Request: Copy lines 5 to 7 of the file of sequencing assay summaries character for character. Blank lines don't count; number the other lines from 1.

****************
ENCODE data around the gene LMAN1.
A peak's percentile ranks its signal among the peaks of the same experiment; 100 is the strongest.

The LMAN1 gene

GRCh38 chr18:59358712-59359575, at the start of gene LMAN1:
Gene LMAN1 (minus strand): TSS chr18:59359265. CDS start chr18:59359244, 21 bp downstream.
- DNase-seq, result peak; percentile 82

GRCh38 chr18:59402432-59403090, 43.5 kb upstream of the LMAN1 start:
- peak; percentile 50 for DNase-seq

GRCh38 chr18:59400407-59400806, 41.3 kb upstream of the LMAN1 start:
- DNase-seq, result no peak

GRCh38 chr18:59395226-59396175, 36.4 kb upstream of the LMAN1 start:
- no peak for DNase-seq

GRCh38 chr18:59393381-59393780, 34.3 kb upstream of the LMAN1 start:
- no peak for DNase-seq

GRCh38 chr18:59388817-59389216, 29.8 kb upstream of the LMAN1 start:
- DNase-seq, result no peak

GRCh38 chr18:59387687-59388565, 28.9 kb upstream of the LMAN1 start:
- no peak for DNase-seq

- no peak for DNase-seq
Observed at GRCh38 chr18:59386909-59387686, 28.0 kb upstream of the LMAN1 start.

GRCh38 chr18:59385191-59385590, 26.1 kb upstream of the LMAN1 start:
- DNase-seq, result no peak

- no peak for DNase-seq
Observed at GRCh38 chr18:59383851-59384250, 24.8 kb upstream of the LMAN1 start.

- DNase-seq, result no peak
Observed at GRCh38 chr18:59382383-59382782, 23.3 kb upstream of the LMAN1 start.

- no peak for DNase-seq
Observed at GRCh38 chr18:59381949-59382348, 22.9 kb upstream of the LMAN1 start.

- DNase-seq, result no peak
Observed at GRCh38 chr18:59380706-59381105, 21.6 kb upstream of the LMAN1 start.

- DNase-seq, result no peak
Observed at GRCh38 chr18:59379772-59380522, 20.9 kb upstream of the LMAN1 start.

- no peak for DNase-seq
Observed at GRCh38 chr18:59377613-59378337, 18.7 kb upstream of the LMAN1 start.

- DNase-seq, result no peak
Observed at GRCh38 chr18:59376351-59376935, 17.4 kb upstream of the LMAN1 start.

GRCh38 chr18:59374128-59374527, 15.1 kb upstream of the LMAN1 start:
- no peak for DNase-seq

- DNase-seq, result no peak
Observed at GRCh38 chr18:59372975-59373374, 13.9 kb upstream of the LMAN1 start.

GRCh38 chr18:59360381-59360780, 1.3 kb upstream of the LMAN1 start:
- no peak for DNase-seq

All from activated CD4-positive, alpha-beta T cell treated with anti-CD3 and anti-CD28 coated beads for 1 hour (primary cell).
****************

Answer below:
Gene LMAN1 (minus strand): TSS chr18:59359265. CDS start chr18:59359244, 21 bp downstream.
- DNase-seq, result peak; percentile 82

GRCh38 chr18:59402432-59403090, 43.5 kb upstream of the LMAN1 start: